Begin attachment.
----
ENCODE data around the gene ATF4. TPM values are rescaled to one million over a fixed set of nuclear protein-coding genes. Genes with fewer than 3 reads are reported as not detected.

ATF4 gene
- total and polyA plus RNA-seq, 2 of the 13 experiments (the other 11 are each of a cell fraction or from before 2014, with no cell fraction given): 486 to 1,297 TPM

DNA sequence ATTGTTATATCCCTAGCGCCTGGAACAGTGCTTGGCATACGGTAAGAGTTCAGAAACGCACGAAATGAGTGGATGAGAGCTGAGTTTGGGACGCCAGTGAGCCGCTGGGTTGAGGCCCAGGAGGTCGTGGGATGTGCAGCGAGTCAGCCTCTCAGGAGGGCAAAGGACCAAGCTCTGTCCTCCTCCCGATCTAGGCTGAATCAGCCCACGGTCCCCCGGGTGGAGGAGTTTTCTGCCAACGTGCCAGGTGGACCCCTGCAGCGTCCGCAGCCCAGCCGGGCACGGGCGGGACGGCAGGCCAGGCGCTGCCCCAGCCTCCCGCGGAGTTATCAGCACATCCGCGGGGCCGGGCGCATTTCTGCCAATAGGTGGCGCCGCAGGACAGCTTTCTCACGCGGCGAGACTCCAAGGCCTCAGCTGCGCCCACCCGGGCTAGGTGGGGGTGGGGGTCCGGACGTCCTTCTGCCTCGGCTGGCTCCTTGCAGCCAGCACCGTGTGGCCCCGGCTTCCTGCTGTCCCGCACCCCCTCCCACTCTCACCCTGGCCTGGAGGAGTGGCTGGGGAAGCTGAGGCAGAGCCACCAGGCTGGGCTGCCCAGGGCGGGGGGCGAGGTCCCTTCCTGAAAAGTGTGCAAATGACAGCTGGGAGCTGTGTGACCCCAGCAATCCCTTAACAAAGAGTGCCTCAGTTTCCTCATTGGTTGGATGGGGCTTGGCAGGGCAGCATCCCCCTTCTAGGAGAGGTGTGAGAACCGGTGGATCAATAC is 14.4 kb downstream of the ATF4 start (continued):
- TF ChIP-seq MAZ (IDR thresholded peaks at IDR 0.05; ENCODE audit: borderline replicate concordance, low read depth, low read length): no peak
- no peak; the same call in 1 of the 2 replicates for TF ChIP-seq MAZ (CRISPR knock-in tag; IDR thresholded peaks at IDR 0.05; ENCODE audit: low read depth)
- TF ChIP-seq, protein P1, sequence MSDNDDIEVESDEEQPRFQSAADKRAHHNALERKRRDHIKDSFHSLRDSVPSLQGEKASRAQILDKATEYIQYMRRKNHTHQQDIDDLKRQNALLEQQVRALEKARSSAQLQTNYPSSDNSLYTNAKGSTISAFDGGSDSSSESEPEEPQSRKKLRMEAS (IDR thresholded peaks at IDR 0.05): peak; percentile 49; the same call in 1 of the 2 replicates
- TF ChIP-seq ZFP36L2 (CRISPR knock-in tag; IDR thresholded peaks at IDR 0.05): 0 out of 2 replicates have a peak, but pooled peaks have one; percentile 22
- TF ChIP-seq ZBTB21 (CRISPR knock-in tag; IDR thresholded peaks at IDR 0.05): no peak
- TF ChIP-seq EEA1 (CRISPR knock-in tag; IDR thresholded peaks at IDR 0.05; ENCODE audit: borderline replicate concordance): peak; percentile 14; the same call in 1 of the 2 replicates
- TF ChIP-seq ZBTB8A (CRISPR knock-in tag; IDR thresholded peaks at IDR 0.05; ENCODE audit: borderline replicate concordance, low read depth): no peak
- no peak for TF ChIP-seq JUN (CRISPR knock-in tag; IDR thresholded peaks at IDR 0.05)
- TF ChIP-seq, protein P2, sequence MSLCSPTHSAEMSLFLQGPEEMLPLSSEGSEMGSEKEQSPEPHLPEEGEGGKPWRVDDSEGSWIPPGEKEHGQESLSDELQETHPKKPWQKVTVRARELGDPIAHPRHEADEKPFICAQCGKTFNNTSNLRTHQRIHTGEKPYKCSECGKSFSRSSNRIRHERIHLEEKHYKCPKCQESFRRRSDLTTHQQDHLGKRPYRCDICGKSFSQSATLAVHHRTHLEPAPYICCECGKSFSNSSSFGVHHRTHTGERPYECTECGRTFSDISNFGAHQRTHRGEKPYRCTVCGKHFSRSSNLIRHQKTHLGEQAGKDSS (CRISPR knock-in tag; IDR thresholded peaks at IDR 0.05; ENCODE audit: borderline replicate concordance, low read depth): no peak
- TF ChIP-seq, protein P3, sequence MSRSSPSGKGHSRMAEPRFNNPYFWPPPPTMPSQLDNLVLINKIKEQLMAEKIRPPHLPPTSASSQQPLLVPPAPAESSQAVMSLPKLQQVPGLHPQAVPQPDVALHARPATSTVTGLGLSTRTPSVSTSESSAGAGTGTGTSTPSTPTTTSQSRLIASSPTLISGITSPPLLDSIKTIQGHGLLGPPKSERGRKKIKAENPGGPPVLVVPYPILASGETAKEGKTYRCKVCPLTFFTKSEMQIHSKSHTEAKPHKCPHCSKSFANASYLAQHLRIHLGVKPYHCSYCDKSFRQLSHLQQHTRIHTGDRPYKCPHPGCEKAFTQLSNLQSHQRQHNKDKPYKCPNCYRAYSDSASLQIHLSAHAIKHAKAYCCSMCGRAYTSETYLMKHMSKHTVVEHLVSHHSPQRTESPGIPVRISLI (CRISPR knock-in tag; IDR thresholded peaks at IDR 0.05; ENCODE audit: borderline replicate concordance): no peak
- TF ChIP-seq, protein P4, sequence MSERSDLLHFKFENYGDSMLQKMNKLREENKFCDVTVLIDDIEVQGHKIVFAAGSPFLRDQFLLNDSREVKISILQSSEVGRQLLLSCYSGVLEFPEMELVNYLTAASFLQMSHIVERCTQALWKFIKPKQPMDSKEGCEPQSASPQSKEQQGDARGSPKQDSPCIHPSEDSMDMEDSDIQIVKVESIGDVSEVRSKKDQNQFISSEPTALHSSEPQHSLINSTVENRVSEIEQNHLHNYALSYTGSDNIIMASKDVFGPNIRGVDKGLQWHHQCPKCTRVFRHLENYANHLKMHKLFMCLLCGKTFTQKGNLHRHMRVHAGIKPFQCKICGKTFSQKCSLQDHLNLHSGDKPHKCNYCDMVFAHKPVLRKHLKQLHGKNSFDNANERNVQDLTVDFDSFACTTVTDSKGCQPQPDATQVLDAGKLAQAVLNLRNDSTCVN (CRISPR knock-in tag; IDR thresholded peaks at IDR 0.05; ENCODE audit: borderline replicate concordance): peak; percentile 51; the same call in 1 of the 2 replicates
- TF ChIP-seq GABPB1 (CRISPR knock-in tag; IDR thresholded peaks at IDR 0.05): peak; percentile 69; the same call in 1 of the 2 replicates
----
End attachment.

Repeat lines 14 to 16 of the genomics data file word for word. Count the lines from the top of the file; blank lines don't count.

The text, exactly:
- TF ChIP-seq, protein P3, sequence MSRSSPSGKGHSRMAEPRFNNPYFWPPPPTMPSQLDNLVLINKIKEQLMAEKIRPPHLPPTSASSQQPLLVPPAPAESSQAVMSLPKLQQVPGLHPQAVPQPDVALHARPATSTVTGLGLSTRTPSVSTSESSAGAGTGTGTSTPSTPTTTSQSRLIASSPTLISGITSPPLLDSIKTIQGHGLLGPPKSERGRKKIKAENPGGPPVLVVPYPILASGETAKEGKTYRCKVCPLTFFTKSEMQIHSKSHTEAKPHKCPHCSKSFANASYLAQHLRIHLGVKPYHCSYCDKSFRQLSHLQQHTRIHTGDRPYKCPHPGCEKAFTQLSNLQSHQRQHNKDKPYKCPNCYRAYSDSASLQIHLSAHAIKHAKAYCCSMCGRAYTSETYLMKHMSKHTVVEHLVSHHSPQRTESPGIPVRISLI (CRISPR knock-in tag; IDR thresholded peaks at IDR 0.05; ENCODE audit: borderline replicate concordance): no peak
- TF ChIP-seq, protein P4, sequence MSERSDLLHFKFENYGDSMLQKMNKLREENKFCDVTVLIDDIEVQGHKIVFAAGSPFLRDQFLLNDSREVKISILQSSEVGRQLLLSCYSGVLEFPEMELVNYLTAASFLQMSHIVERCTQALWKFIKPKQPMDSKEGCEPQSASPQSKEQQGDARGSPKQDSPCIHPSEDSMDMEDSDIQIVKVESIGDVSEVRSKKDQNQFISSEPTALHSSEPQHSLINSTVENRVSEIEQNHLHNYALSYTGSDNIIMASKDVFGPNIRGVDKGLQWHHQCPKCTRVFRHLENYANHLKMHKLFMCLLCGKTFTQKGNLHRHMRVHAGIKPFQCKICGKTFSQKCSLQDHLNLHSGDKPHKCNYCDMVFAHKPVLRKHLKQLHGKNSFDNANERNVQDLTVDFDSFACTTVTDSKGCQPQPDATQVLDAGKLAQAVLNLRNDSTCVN (CRISPR knock-in tag; IDR thresholded peaks at IDR 0.05; ENCODE audit: borderline replicate concordance): peak; percentile 51; the same call in 1 of the 2 replicates
- TF ChIP-seq GABPB1 (CRISPR knock-in tag; IDR thresholded peaks at IDR 0.05): peak; percentile 69; the same call in 1 of the 2 replicates